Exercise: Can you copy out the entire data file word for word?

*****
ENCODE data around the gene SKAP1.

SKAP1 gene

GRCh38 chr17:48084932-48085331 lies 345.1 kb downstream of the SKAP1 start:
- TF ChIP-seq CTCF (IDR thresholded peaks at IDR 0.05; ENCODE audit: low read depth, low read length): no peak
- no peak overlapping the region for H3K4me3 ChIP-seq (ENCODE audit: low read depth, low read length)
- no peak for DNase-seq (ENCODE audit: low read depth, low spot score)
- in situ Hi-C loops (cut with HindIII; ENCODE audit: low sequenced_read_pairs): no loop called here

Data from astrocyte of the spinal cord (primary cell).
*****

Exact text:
ENCODE data around the gene SKAP1.

SKAP1 gene

GRCh38 chr17:48084932-48085331 lies 345.1 kb downstream of the SKAP1 start:
- TF ChIP-seq CTCF (IDR thresholded peaks at IDR 0.05; ENCODE audit: low read depth, low read length): no peak
- no peak overlapping the region for H3K4me3 ChIP-seq (ENCODE audit: low read depth, low read length)
- no peak for DNase-seq (ENCODE audit: low read depth, low spot score)
- in situ Hi-C loops (cut with HindIII; ENCODE audit: low sequenced_read_pairs): no loop called here

Data from astrocyte of the spinal cord (primary cell).